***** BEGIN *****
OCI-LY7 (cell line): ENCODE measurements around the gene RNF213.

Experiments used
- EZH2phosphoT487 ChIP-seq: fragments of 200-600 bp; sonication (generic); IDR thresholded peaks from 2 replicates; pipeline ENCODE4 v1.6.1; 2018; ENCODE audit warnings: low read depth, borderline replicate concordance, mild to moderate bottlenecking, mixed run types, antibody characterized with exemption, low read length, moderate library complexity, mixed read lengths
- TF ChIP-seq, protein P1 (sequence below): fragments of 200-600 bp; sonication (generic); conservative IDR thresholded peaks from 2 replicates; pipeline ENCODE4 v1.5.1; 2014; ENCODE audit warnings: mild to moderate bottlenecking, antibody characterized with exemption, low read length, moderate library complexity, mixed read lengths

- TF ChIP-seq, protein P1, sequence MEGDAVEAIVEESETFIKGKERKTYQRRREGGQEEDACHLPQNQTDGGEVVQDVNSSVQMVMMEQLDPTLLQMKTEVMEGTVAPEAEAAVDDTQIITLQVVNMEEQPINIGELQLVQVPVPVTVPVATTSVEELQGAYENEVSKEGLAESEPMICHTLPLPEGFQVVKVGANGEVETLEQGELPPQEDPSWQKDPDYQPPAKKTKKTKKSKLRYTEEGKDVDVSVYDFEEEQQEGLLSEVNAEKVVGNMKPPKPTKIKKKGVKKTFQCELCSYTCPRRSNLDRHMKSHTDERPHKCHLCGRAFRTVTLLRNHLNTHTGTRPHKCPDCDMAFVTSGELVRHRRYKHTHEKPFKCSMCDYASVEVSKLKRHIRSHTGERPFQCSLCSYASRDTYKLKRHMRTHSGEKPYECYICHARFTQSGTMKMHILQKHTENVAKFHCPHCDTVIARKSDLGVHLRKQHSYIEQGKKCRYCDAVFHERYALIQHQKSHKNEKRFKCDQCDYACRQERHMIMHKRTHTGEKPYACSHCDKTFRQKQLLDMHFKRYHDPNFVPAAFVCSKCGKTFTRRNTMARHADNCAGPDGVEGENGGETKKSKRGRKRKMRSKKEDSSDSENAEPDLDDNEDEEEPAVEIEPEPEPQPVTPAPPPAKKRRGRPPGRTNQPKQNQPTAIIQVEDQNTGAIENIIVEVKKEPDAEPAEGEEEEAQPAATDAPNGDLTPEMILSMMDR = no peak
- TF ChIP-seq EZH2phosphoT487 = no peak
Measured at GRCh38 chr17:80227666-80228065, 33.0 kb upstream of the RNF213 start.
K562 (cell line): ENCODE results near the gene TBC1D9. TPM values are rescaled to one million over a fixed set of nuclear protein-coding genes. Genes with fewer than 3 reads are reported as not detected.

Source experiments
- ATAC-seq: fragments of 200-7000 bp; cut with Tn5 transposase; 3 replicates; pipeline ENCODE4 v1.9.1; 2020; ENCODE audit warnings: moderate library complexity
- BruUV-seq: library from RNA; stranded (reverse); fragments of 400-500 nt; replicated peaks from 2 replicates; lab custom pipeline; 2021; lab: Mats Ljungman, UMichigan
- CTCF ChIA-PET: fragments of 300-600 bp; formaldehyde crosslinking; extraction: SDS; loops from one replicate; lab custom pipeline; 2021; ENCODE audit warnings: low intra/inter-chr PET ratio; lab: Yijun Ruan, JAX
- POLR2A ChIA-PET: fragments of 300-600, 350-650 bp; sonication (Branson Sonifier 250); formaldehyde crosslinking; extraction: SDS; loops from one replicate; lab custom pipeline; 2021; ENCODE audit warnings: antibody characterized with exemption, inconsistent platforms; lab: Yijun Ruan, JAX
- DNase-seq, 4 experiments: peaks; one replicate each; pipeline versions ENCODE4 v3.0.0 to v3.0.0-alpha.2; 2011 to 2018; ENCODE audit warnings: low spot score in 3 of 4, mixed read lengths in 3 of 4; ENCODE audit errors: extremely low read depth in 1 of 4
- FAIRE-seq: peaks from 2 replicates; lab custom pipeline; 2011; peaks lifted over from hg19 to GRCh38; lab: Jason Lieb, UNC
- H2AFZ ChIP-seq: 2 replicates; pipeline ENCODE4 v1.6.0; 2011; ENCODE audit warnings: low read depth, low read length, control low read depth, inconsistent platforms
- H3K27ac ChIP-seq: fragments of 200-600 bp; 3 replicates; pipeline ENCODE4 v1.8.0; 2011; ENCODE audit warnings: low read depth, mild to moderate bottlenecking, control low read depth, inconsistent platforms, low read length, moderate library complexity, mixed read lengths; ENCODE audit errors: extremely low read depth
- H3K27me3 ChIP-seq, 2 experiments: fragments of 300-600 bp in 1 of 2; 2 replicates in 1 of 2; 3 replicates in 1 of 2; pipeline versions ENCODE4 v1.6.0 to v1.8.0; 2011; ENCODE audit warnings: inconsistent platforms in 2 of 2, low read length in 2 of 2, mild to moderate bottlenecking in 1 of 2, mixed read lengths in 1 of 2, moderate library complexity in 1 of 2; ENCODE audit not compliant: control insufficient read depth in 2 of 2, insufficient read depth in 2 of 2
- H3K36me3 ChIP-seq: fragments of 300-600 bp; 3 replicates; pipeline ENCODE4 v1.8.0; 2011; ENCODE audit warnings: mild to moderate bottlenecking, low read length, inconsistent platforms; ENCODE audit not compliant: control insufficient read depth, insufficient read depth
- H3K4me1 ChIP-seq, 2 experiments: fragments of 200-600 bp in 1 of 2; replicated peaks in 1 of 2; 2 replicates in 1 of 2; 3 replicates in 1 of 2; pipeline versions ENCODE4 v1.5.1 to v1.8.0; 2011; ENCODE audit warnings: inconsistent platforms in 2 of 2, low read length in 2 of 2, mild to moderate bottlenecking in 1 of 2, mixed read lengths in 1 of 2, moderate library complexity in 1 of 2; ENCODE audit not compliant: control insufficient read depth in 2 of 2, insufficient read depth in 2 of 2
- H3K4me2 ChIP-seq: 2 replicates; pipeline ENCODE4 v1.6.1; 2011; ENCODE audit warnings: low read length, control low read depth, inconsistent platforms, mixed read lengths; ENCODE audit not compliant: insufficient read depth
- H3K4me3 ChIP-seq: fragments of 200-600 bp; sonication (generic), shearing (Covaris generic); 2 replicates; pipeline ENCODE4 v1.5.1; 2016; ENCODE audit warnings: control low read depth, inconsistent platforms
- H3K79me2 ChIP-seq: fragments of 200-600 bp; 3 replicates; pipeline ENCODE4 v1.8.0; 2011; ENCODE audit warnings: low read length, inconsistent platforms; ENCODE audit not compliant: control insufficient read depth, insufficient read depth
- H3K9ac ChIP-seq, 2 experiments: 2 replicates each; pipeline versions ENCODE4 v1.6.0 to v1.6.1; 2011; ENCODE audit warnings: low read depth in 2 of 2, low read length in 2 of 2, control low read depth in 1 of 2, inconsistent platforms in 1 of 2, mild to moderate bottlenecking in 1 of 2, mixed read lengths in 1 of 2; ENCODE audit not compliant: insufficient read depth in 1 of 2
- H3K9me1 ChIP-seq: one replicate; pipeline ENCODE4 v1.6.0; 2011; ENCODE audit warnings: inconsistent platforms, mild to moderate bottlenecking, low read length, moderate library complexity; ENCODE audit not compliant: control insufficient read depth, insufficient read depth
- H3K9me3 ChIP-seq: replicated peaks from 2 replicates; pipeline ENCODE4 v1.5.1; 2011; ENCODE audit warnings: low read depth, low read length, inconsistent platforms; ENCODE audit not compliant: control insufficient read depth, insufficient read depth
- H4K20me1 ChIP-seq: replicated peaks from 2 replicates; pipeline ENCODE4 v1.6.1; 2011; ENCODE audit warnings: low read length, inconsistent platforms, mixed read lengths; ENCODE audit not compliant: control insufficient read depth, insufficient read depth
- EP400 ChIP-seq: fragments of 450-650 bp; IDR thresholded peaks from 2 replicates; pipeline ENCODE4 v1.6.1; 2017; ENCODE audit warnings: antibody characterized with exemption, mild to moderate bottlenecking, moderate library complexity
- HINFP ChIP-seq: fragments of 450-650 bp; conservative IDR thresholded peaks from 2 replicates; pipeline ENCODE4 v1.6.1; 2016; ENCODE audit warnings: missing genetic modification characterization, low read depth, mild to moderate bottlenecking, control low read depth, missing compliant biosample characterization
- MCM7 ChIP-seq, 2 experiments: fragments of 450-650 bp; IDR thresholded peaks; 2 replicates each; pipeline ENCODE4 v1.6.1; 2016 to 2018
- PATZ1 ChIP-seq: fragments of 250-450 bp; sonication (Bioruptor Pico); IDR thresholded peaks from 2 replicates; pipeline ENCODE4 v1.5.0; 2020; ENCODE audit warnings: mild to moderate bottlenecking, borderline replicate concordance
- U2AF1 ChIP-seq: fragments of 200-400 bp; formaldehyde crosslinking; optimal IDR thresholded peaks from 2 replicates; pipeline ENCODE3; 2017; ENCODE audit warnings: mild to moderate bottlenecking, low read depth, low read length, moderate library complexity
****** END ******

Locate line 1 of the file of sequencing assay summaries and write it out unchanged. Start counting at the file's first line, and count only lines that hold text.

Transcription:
OCI-LY7 (cell line): ENCODE measurements around the gene RNF213.